Welcome the world democracy news section where you will find coverage on the quest for democracy worldwide. Be sure to also see our political dissidents section and our series of articles on worldwide democracy
Contemporary political artist active in sculpture, installation, architecture, music, photography, film, and political critic frequently seen clashing with the dictatorship. Born in Beijing, he is openly critical of the dictatorship’s dangerous stance on democracy and he has worked on many popular investigations into government corruption despite his constant repression.
Investigations of corruption on his blog, vocal criticism of the dictatorship, and unconventional grassroots organizing activities have made Navalny a national figure in Russia. He organized large-scale demonstrations promoting democracy against dictator Vladimir Putin and Putin’s political allies. He has also run for office on an anti-corruption platform including Moscow Mayor.
Suu Kyi is an opposition politician in Burma. After winning the 1990 elections she was placed under house arrest for the next 21 years until emerging to become figurehead for democracy reform in transforming Burma. Suu Kyi announced on the World Economic Forum’s website that she wants to run for the presidency of Burma if she can manage the existing regime’s barriers.
Civil rights activist worked on human rights in rural areas of China. Blind from an early age and self-taught in the law, he is frequently described as a ‘barefoot lawyer’. He advocates for women’s rights, land rights, and welfare of the poor. He is popularly known for exposing government abuses in official family-planning practices, often involving violence and forced abortions.
The dictator of Saudi Arabia. The country remains one of the most repressive societies in the world especially for women and minorities. Political parties are forbidden and organized political opposition exists only outside the country. It is one of few countries that doesn’t even pretend to be democratic. The ‘king’ has a personal fortune that makes him one of the wealthiest people in the world although his true wealth is likely much greater. The extended Saudi royal family live in extreme luxury while financing extremism abroad.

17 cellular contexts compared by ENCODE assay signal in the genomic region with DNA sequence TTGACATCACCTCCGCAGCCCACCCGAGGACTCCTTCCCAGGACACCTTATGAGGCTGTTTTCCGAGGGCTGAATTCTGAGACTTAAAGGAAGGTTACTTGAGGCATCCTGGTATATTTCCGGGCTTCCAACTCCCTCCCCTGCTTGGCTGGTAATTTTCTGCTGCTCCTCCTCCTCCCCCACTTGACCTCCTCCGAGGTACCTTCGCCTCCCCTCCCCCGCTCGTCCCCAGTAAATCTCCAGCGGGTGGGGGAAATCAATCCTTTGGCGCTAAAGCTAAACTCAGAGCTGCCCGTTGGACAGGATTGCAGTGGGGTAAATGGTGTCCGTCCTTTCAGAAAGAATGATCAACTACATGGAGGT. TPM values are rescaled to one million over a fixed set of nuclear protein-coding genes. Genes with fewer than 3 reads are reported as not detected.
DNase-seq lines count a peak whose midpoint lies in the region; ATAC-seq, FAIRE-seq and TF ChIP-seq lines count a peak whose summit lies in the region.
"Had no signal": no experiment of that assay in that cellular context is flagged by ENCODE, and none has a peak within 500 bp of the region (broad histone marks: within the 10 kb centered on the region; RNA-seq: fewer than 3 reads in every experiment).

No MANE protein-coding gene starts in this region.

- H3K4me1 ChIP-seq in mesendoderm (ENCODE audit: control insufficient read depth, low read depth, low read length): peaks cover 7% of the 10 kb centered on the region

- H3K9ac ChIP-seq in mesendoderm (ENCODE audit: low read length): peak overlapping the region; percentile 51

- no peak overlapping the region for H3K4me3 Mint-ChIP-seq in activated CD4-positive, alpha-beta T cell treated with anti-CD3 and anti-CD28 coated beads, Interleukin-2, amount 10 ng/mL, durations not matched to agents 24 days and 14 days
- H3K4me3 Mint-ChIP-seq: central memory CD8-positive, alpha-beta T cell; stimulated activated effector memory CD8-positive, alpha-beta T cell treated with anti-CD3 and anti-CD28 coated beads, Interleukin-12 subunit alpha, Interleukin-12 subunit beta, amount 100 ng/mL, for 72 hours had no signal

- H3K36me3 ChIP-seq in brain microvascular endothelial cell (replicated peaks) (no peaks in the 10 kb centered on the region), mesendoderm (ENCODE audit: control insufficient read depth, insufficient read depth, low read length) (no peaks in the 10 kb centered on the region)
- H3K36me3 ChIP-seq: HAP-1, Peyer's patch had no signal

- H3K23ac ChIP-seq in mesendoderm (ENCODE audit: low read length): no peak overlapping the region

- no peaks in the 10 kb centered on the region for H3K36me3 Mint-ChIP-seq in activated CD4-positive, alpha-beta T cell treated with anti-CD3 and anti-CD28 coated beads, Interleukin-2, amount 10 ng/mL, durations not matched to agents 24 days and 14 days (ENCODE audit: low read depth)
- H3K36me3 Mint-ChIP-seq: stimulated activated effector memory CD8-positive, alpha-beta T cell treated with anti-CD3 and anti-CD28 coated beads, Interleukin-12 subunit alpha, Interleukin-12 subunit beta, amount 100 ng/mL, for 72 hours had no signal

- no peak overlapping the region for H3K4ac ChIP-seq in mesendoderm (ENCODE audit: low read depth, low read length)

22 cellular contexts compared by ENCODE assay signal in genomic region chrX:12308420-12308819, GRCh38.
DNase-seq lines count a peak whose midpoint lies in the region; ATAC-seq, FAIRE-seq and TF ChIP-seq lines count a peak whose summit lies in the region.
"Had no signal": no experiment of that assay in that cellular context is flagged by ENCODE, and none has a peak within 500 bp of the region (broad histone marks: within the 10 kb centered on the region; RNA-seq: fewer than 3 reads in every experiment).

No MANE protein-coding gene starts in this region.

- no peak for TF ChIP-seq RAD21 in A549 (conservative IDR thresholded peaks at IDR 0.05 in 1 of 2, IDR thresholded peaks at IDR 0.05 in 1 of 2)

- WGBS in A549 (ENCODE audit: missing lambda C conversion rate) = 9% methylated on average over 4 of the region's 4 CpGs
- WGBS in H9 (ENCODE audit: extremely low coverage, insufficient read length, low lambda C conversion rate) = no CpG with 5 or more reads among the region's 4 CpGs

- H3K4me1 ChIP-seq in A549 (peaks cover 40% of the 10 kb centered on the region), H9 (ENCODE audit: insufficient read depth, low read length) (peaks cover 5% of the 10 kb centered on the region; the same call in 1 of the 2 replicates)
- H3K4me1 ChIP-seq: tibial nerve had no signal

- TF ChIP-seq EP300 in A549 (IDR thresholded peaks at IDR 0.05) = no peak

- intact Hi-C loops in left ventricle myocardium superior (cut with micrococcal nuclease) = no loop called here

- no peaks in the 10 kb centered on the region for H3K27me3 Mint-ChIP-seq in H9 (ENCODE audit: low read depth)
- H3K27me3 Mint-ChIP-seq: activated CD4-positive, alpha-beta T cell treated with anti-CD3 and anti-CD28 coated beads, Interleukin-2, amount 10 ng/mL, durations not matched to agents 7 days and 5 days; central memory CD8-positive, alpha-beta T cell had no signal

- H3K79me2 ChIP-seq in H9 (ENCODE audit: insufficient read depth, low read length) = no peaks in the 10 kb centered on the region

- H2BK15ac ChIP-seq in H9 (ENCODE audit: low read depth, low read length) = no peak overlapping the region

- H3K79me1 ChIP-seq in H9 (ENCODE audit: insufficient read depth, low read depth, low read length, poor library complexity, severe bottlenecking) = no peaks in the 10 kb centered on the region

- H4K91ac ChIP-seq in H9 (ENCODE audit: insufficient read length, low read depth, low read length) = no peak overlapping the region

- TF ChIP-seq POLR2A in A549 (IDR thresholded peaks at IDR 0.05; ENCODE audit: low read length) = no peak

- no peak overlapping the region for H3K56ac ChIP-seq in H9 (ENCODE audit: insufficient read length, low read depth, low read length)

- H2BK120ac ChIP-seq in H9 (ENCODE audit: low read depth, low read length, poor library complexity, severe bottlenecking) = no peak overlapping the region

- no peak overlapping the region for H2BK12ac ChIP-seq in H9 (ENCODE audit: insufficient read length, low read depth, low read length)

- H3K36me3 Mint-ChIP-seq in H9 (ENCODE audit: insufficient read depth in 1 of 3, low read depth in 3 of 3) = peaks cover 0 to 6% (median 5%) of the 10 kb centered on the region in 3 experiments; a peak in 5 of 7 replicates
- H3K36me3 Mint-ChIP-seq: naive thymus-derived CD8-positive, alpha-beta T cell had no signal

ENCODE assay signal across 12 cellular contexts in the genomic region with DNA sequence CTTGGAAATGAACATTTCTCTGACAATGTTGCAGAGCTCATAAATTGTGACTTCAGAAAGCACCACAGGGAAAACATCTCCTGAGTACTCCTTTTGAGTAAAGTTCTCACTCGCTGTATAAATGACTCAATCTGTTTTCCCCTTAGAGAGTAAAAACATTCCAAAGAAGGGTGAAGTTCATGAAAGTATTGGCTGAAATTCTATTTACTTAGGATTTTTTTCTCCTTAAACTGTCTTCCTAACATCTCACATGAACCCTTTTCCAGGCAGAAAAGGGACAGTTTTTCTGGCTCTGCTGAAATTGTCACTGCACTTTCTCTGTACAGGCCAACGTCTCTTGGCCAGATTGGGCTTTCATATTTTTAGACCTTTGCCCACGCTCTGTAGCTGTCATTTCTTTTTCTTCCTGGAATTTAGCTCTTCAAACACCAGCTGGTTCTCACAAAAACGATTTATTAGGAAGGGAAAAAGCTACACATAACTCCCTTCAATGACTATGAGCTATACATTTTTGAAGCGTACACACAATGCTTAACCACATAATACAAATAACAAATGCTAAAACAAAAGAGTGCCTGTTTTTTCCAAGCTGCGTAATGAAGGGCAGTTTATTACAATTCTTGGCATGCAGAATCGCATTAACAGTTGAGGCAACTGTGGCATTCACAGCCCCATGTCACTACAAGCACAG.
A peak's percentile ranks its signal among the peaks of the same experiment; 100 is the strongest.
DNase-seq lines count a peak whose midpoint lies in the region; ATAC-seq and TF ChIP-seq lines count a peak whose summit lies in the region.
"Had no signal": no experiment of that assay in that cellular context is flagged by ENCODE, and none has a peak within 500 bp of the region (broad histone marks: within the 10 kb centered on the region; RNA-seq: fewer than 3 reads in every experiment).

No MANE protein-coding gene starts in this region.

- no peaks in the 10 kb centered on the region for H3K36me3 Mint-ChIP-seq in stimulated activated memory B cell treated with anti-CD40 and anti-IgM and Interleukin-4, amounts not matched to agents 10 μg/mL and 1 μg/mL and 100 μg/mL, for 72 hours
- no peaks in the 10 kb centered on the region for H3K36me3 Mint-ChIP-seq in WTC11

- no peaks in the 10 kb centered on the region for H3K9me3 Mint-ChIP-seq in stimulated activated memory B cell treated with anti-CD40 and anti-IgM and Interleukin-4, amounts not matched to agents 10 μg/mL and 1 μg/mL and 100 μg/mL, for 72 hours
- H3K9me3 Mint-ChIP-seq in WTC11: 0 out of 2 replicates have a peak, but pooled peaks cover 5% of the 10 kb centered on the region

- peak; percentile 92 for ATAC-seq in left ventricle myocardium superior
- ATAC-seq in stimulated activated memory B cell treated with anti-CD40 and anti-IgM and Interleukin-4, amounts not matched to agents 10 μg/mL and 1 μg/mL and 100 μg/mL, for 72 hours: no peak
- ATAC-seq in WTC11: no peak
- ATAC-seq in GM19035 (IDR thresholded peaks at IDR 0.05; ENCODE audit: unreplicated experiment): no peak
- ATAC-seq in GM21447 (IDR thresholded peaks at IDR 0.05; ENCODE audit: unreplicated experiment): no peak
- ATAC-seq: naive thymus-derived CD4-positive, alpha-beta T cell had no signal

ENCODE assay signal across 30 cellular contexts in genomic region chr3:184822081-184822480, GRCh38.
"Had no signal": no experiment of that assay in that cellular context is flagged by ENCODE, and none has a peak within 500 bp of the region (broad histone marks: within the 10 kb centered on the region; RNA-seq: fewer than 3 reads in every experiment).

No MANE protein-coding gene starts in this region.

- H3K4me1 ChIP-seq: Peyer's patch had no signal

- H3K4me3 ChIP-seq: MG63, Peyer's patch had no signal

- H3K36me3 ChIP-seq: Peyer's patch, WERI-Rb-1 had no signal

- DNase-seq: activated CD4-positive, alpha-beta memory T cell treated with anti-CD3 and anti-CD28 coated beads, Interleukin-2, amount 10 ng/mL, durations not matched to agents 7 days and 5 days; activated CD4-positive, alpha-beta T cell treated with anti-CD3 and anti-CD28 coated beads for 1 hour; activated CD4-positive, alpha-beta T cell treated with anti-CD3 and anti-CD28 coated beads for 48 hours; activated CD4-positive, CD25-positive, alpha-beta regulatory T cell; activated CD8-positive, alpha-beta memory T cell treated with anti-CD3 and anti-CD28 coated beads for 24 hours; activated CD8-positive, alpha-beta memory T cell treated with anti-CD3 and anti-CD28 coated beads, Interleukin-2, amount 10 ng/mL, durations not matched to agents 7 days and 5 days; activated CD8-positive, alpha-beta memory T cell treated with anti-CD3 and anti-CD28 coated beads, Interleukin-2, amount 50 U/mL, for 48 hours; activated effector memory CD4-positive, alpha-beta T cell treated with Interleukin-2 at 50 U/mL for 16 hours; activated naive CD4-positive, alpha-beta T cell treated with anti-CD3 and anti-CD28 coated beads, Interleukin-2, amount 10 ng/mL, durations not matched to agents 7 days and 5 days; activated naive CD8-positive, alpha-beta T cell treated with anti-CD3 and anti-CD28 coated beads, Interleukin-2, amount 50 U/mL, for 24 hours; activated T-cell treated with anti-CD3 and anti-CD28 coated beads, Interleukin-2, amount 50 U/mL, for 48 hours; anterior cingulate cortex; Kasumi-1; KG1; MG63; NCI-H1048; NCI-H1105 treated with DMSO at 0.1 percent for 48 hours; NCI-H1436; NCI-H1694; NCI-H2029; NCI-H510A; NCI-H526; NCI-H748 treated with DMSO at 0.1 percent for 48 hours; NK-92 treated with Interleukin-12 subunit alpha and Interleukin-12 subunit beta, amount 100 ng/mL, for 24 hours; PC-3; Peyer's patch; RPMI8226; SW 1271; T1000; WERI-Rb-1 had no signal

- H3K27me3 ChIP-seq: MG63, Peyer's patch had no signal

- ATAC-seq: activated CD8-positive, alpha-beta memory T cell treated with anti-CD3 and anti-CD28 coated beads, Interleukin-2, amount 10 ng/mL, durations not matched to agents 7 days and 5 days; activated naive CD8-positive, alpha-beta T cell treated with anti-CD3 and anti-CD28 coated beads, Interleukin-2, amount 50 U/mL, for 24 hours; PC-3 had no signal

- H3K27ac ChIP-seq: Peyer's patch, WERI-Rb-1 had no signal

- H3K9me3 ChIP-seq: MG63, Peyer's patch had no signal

Dictator of about half of Syria and responsible for heinous crimes both before and especially after the Arab Spring protests that called for his downfall and new path towards democracy in Syria. After trying to kill every protester he could, the Syrian Civil War began causing horrific destruction in the country as his Shiite government tried to regain control over the Sunni majority of Syria. The death toll is in the hundreds of thousands, millions have become refugees, and the country is falling apart. He succeeded his father who led Syria for 30 years until his death.
Dictators of Cuba, Fidel and Raul Castro rule with an iron fist. Cuba is the only country in the Americas that consistently makes Freedom House’s list of the Worst of the Worst: the World’s Most Repressive Societies for widespread abuses. The Castro government remains highly repressive of political dissent. Although the degree of repression has ebbed and flowed over the past decade, the neutralization of organized political dissent remains a regime priority. No political parties are permitted to nominate candidates or campaign.
Dictator of Turkmenistan ‘reelected’ to a second five-year term, winning 97 percent of the vote against a field of candidates who were all associated with the ruling party. None of the country’s elections since independence in 1991 have been free or fair. Berdymukhammedov has maintained all the means and patterns of repression established by his predecessor Niyazov, whose rule lasted over twenty years since independence. Elections in 2009, 2010, and August 2012 mimicked previous stage-managed polls.